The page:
When news about a practice-changing breast cancer study hit earlier this month following its publication in the Journal of the American Medical Association, newly diagnosed breast cancer patients at Penn Medicine's Abramson Cancer Center had questions. Many of the patients who called or brought up the study during their appointments in the days afterward had seen news stories about the study and were confused. Did these findings apply to them? Did they still need the surgery they had planned?
In fact, the study pertains to only a small, specific portion of breast cancer patients. That group includes women who have breast cancer that has spread to one or two of the so-called "sentinel nodes" under their armpit, but whose primary tumors are less than 2 inches (5 centimeters) in size and whose lymph nodes could not be felt during examination by their doctor. The findings show that, although these women must still have a lumpectomy to remove the tumor in their breast, they may be able to avoid having additional surgery to remove extra lymph nodes beyond those taken during their sentinel node biopsy to learn if the cancer had spread. (After surgery, however, patients typically still require chemotherapy or hormone therapy, as well as radiation, to wipe out any traces of cancer in their nodes and halt new tumor growth. Tchou notes that pathology information obtained from the lymph node biopsy can help oncologists to recommend and select the proper chemotherapy.)
Since the lymph node dissection surgery requires placement of an unwieldy drain during recovery, may cause infections, and is associated with risk of developing the painful limb-swelling condition called lymphedema -- more than 40 percent of patients who have nodes removed later get it -- the results are, indeed, good news for the patients who may fall into the group of patients studied. In a statement released by the American Society of Clinical Oncology, Dr. Lynn Schuchter, chief of the division of Hematology-Oncology at Penn, noted that the findings are "in line with a recent trend of studies showing that less surgery may often be appropriate for many patients with cancer.” Indeed, for breast cancer patients, the march toward more effective, less-invasive surgical techniques has been in progress for more than a century. (For a fascinating look at the start of it all, in the late 1800s -- a mashup of brilliant surgical innovation and early attempts to study how cancer could be halted, with a side dish of drug-addicted doctoring -- check out the widely praised "The Emperor of All Maladies: A Biography of Cancer," by Siddhartha Mukherjee.)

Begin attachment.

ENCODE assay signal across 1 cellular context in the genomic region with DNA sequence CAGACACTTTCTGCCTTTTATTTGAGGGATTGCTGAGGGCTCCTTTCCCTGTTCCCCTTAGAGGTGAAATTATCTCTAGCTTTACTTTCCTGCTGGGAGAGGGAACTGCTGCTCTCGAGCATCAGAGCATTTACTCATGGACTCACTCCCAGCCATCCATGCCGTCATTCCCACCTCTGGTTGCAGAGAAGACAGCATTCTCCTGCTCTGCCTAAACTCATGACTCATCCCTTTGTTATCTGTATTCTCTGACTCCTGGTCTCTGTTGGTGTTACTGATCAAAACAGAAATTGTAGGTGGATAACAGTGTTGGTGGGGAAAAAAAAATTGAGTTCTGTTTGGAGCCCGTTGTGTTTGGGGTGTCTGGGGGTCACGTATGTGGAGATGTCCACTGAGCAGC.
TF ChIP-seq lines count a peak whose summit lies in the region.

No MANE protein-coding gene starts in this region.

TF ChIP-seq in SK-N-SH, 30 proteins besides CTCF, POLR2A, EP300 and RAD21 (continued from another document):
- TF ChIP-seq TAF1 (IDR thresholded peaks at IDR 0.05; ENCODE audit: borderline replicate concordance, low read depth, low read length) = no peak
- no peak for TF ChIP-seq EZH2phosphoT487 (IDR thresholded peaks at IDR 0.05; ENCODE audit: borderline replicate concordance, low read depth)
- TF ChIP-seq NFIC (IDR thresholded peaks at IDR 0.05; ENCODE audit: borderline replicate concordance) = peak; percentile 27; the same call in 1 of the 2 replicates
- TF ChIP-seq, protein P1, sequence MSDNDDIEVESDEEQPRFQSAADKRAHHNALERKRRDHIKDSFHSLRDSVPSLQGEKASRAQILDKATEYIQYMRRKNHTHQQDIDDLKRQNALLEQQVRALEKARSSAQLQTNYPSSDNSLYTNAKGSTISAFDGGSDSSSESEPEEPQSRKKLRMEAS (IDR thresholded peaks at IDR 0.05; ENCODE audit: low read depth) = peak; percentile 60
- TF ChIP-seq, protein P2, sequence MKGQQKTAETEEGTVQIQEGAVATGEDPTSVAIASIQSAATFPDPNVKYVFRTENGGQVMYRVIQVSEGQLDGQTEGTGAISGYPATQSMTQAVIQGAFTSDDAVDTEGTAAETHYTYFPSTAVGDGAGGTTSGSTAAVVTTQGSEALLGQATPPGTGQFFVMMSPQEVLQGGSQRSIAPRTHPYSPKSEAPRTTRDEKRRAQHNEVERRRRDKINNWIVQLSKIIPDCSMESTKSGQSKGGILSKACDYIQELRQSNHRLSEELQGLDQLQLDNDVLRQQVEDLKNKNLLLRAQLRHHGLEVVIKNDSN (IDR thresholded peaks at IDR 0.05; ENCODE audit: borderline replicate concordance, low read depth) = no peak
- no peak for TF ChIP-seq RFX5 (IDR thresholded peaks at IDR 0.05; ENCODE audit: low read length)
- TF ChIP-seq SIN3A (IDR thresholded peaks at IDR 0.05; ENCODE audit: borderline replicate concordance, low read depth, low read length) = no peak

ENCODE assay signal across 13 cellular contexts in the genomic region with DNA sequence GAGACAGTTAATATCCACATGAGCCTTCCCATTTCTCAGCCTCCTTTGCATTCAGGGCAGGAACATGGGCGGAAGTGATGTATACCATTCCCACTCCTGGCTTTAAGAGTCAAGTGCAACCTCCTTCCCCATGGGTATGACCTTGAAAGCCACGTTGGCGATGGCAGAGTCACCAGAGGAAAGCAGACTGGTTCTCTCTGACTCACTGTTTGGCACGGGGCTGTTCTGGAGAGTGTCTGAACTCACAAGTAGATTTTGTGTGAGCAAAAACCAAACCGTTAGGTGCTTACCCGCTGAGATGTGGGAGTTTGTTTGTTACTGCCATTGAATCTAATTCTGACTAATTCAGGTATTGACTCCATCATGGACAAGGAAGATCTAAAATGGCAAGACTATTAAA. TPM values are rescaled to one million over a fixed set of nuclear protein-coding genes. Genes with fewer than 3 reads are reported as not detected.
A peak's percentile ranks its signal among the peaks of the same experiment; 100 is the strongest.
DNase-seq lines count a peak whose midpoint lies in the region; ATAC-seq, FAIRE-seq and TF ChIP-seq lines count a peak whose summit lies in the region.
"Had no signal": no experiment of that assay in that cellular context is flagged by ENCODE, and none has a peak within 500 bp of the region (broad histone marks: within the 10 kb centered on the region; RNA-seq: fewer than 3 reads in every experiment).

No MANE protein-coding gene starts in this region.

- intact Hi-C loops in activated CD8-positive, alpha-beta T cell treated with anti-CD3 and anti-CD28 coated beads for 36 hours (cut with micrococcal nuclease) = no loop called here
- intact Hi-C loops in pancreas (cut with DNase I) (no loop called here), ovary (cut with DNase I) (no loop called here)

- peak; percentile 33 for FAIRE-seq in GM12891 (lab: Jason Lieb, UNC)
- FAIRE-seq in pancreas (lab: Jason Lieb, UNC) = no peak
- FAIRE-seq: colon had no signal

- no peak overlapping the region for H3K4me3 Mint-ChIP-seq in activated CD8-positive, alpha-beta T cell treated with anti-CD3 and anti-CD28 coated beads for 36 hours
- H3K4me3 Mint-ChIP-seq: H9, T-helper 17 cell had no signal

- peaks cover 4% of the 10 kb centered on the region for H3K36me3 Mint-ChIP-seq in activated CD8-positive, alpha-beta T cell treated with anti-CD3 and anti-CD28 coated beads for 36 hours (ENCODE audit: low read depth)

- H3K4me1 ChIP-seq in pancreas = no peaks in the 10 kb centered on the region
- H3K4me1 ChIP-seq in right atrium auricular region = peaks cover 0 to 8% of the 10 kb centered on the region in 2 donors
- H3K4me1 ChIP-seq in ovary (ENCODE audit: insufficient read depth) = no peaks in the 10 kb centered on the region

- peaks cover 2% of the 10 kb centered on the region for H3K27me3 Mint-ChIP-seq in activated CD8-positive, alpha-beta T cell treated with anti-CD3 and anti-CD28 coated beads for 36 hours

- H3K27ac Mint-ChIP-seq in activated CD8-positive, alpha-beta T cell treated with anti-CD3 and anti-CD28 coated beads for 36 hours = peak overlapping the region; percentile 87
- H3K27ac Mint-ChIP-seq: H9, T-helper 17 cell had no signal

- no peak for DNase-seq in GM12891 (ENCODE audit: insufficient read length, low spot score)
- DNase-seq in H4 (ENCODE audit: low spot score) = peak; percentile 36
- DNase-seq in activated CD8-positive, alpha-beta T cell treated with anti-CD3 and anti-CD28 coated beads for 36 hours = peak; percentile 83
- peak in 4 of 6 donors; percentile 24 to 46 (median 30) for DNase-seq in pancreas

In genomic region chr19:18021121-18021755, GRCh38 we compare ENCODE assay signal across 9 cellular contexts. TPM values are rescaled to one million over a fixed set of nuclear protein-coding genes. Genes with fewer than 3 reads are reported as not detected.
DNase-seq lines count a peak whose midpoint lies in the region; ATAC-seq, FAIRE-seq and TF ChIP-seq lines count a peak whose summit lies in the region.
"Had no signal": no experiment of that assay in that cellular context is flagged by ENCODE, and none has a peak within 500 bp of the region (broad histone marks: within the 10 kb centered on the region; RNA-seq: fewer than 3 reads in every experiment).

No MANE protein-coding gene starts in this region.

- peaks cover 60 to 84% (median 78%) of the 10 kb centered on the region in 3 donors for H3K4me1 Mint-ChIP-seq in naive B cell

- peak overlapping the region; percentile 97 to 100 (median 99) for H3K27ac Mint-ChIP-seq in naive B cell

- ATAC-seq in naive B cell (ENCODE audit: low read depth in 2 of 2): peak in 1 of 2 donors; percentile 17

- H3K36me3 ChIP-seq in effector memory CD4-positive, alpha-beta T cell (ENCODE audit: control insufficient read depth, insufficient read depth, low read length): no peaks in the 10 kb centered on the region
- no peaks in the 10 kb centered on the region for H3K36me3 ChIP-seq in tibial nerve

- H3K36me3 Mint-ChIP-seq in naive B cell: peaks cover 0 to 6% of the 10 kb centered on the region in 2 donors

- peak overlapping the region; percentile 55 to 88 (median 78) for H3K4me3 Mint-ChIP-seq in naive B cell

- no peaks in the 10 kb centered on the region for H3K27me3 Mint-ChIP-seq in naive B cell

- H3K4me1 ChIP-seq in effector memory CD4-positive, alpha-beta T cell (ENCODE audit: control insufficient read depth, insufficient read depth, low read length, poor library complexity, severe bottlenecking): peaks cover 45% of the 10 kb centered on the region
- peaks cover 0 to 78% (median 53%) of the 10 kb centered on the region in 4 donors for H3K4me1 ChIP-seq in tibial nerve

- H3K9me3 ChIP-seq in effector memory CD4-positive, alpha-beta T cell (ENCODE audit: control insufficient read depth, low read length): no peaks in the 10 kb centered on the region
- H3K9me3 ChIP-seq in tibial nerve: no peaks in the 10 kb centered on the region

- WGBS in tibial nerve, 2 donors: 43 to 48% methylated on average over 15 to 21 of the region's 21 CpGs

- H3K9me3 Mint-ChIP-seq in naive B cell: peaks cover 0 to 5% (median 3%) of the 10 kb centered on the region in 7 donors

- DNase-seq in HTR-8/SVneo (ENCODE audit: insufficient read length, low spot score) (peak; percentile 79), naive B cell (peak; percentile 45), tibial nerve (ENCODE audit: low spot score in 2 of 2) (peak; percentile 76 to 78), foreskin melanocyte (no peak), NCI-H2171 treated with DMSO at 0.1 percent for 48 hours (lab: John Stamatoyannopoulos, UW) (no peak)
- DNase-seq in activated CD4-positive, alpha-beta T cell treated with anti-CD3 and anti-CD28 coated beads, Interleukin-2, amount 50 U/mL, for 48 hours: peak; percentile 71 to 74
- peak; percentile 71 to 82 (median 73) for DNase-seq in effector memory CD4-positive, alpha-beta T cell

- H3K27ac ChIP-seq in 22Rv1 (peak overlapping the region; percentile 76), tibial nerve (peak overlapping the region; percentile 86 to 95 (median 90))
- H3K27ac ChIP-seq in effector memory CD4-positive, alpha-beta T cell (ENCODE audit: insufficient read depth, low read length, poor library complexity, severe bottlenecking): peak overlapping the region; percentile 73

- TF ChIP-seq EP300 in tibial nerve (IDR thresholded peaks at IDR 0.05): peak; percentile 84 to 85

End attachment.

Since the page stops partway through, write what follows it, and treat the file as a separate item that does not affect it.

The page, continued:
Though most print media stories covering the study hit at least a few of those inclusion criteria in their explanation of the results, a perusal of only the headlines on some of those articles, as well as many television stories about it, told another tale. Instead of the often-repeated criticism that health stories often have a tendency toward "disease-mongering," the takeaway from some of these pieces was the opposite, insinuating that surgery, period, was no longer necessary for breast cancer patients.